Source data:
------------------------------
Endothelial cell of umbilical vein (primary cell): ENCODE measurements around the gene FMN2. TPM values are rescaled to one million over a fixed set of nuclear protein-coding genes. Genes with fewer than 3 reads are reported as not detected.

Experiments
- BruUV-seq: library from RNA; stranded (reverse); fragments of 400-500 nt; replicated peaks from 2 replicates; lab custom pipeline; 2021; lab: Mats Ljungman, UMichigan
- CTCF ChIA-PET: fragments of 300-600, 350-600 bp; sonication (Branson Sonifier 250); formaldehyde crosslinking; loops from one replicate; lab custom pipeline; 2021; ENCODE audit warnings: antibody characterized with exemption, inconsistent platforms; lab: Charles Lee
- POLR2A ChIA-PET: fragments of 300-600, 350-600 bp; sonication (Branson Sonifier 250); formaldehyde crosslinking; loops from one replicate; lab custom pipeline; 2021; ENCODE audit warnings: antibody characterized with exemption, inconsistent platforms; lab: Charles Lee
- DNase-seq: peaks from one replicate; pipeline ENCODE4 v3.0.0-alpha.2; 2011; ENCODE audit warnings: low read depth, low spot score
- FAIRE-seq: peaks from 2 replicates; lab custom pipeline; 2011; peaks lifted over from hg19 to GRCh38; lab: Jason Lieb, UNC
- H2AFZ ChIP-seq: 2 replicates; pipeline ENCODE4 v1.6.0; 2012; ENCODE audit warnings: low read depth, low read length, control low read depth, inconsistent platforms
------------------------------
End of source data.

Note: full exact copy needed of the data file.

Endothelial cell of umbilical vein (primary cell): ENCODE measurements around the gene FMN2. TPM values are rescaled to one million over a fixed set of nuclear protein-coding genes. Genes with fewer than 3 reads are reported as not detected.

Experiments
- BruUV-seq: library from RNA; stranded (reverse); fragments of 400-500 nt; replicated peaks from 2 replicates; lab custom pipeline; 2021; lab: Mats Ljungman, UMichigan
- CTCF ChIA-PET: fragments of 300-600, 350-600 bp; sonication (Branson Sonifier 250); formaldehyde crosslinking; loops from one replicate; lab custom pipeline; 2021; ENCODE audit warnings: antibody characterized with exemption, inconsistent platforms; lab: Charles Lee
- POLR2A ChIA-PET: fragments of 300-600, 350-600 bp; sonication (Branson Sonifier 250); formaldehyde crosslinking; loops from one replicate; lab custom pipeline; 2021; ENCODE audit warnings: antibody characterized with exemption, inconsistent platforms; lab: Charles Lee
- DNase-seq: peaks from one replicate; pipeline ENCODE4 v3.0.0-alpha.2; 2011; ENCODE audit warnings: low read depth, low spot score
- FAIRE-seq: peaks from 2 replicates; lab custom pipeline; 2011; peaks lifted over from hg19 to GRCh38; lab: Jason Lieb, UNC
- H2AFZ ChIP-seq: 2 replicates; pipeline ENCODE4 v1.6.0; 2012; ENCODE audit warnings: low read depth, low read length, control low read depth, inconsistent platforms